August 2011: The Chinese Market Fuels Elephant Poaching in Africa
Every month, the lifeless bodies of mutilated elephants, often decapitated or with their trunks severed, are discovered in national parks in Kenya, Chad, and the Democratic Republic of Congo. While the drought in the Horn of Africa contributes to the deaths of these magnificent creatures, the majority of carcasses result from poaching, fueling the illegal ivory trade that has seen a resurgence in the region over the past five years.
As a consequence, elephant populations are paying a steep price. In Chad, their numbers have dwindled by 40%, plummeting from 4,000 individuals in 2006 to approximately 2,500 in 2010. In Kenya, within the Tsavo National Park, home to a significant elephant population, there are currently 12,000 elephants compared to 35,000 twenty years ago. Overall, 37 African countries are affected by poaching, resulting in the death of nearly 100 elephants per day across the continent, according to the International fund for animal welfare.
Most disturbingly, poachers target the magnificent males, primarily for their enormous tusks. By targeting the breeding males, they jeopardize the species’ survival. Nevertheless, international trade in elephant ivory was banned in 1990 by the United Nations Convention on International Trade in Endangered Species of Wild Fauna and Flora (CITES). In recent years, however, some African countries have been permitted to auction off their stocks of ivory derived from naturally deceased elephants or confiscated from poachers.
For elephant advocates, this legal sale only fuels the demand for ivory and facilitates the entry of illicit ivory into the market, sourced from elephants fallen victim to poaching. Subsequently, regardless of ivory’s origin, it finds its way to Asia, with the primary buyers being the Chinese.
According to a new study on ivory trade cited by The Guardian, , the number of ivory products sold in southern China, particularly in the cities of Guangzhou and Fuzhou, has more than doubled since 2004, with most of these transactions being illegal. A Vanity Fair investigation revealed that “there hadn’t been any poaching incidents in Kenya for 30 years until a Chinese company was awarded a contract to construct a 112-kilometer highway. Nearly 90% of individuals apprehended with ivory at Jomo Kenyatta (Mombasa Airport) are Chinese nationals“.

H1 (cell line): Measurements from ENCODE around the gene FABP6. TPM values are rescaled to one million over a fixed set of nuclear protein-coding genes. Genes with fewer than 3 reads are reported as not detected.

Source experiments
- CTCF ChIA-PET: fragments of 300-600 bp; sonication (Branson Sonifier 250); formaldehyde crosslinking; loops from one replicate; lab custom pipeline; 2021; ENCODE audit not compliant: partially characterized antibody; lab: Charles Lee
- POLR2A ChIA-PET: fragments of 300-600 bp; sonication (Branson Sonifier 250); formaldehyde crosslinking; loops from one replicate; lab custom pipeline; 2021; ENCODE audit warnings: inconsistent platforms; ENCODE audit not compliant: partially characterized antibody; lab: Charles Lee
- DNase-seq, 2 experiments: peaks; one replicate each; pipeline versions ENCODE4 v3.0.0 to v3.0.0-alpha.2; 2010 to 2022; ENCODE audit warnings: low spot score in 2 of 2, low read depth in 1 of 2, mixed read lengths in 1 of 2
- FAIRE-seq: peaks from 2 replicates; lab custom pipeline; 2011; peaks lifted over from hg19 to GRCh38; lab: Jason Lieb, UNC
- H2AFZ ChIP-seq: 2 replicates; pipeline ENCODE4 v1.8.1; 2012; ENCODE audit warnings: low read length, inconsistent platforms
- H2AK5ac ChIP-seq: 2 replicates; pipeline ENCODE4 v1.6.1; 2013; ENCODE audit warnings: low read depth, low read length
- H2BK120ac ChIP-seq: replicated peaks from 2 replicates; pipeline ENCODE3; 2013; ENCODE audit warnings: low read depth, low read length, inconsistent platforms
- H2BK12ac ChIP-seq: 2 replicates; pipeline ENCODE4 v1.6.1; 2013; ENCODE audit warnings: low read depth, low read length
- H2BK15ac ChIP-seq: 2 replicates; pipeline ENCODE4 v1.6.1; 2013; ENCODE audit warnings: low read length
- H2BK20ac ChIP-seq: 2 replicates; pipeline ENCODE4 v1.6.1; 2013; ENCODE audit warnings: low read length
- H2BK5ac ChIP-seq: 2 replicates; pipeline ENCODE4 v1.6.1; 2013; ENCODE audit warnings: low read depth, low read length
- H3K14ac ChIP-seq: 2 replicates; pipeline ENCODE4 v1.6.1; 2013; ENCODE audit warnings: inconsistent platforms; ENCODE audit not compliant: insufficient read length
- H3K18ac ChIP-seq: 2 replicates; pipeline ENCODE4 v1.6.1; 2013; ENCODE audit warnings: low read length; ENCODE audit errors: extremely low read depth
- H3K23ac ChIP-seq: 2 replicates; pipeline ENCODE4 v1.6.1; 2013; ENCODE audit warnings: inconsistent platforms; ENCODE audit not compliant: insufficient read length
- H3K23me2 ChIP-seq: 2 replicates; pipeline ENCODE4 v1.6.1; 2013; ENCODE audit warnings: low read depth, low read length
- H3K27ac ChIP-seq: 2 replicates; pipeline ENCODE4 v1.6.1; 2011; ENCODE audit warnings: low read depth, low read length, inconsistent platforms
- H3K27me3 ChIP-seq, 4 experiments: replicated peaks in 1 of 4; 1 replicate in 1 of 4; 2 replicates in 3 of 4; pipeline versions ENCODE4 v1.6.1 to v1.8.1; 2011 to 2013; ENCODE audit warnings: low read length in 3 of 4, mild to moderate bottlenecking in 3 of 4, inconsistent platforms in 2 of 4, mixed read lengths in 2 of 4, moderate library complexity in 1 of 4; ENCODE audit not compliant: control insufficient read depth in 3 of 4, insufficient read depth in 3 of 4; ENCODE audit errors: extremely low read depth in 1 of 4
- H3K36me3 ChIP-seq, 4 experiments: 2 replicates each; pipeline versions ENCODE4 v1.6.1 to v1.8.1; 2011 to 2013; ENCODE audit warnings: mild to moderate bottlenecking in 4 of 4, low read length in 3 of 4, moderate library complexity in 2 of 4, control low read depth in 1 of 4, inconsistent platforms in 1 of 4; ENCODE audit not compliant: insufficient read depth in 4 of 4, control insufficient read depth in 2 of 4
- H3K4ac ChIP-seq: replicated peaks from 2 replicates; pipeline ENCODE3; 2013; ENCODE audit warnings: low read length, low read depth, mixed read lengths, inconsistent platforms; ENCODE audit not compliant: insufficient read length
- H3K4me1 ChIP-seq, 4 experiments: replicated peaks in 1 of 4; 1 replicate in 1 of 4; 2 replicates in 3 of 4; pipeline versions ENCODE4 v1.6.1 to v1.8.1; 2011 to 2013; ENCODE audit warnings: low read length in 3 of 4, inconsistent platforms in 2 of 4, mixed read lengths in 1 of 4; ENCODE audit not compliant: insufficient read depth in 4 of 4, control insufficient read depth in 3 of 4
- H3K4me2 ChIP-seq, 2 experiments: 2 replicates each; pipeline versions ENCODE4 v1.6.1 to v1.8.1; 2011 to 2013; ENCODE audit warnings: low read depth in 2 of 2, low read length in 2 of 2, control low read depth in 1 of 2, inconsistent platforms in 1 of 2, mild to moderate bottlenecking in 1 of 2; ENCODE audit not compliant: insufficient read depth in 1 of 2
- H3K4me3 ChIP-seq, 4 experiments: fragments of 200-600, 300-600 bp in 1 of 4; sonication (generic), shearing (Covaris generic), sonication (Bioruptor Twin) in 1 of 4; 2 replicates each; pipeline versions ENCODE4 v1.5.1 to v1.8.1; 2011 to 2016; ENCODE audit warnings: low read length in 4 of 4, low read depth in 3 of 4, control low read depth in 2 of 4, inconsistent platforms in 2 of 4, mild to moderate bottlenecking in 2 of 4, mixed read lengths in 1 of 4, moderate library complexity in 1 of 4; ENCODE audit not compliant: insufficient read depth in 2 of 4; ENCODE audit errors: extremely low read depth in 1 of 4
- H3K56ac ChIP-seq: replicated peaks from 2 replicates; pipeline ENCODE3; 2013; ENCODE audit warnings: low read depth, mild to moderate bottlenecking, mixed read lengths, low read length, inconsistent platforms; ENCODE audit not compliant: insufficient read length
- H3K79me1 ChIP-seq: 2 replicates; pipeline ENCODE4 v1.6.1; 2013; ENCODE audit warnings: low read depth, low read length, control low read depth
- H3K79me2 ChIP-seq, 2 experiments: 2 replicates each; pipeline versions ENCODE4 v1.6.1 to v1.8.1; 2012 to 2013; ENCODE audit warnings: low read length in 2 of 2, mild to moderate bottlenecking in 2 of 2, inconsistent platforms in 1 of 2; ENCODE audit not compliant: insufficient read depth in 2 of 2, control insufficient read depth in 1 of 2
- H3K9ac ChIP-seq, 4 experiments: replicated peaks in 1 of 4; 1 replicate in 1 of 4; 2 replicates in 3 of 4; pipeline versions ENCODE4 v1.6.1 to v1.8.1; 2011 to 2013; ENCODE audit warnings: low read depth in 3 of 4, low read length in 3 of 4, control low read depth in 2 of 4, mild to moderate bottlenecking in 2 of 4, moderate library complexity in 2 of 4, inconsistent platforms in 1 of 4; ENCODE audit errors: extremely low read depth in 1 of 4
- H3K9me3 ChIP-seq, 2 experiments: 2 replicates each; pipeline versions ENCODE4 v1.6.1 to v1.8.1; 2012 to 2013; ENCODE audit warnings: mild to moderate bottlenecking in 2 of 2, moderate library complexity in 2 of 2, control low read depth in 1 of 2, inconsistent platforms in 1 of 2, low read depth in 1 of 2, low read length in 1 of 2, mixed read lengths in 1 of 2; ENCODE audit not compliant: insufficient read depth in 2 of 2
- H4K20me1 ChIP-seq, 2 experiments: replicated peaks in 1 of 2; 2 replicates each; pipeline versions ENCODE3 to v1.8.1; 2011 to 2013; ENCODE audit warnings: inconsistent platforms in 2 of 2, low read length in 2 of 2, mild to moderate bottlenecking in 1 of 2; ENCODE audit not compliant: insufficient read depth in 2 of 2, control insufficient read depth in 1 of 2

The economic boom in China and the increasing purchasing power of the population are the driving forces behind this demand. China’s emerging middle class is particularly fond of ivory jewelry and artifacts and attributes medicinal properties to ivory. According to a survey, 70% of Chinese believe that elephant tusks fall out and regrow, much like baby teeth, and that buyers are merely picking them up.
The Asian market is also keen on rhinoceros horns, which are used in alternative medicine as a remedy for various ailments, from nightmares to dysentery. Consequently, the price of rhinoceros horn has skyrocketed. In South Africa, a gram of rhino horn is worth more than a gram of cocaine. This growing demand has led to a dramatic increase in rhinoceros poaching across the continent. According to The Guardian, 333 rhinoceroses were killed last year, and 193 have been killed since the beginning of this year, compared to only 13 in 2007.
There have also been about twenty thefts reported in recent months from European museums and auction houses. Researchers and animal advocates are urging China to enforce laws and better control the ivory trade, especially since there have long been substitutes made of wood or bone that closely resemble ivory. TONY KARUMBA / AFP Elephant relocation